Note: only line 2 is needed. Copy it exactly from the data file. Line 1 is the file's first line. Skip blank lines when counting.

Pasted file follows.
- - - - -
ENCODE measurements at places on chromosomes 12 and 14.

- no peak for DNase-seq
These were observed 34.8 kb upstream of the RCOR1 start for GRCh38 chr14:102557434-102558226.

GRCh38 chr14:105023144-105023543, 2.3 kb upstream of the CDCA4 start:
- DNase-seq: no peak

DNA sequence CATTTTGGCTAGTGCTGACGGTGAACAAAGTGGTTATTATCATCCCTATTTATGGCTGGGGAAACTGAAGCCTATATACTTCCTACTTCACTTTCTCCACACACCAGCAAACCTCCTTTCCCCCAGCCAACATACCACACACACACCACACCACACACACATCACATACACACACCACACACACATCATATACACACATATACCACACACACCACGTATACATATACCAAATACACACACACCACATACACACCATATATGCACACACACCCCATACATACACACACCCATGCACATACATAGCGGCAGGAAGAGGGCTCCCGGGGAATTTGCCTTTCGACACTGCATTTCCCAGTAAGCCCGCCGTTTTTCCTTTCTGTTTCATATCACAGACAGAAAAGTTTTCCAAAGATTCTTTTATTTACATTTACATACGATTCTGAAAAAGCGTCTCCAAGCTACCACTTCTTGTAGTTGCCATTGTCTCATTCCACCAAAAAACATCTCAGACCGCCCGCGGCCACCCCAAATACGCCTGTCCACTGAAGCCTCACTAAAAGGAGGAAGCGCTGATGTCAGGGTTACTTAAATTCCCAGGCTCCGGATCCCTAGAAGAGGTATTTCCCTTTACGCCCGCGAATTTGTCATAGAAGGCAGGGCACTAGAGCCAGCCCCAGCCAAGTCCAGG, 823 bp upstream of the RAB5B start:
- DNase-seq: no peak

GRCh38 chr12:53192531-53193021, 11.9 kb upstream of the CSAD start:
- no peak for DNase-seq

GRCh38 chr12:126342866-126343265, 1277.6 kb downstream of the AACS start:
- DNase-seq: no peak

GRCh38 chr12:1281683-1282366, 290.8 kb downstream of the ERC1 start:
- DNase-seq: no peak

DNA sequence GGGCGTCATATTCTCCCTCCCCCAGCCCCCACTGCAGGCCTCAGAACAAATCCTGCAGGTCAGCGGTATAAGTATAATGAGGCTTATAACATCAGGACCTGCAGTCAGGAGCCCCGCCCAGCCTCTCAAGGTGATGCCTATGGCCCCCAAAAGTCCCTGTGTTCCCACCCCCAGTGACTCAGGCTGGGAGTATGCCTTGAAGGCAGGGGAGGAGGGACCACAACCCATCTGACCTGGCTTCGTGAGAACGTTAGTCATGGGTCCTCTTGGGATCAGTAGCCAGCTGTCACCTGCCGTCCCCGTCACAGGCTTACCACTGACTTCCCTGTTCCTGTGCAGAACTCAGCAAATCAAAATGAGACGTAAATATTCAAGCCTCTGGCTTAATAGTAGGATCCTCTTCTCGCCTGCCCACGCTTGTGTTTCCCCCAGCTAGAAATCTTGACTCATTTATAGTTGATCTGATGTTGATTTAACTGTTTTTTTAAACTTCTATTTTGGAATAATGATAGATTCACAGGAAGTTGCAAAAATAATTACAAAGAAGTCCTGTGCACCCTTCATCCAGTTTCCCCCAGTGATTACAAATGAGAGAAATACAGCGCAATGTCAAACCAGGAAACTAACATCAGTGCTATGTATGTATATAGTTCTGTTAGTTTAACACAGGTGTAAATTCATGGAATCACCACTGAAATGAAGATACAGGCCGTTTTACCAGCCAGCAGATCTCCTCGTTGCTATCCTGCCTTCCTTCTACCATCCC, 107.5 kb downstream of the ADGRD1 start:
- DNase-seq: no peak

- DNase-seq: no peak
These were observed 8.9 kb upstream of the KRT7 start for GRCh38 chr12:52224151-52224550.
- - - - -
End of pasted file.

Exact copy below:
- no peak for DNase-seq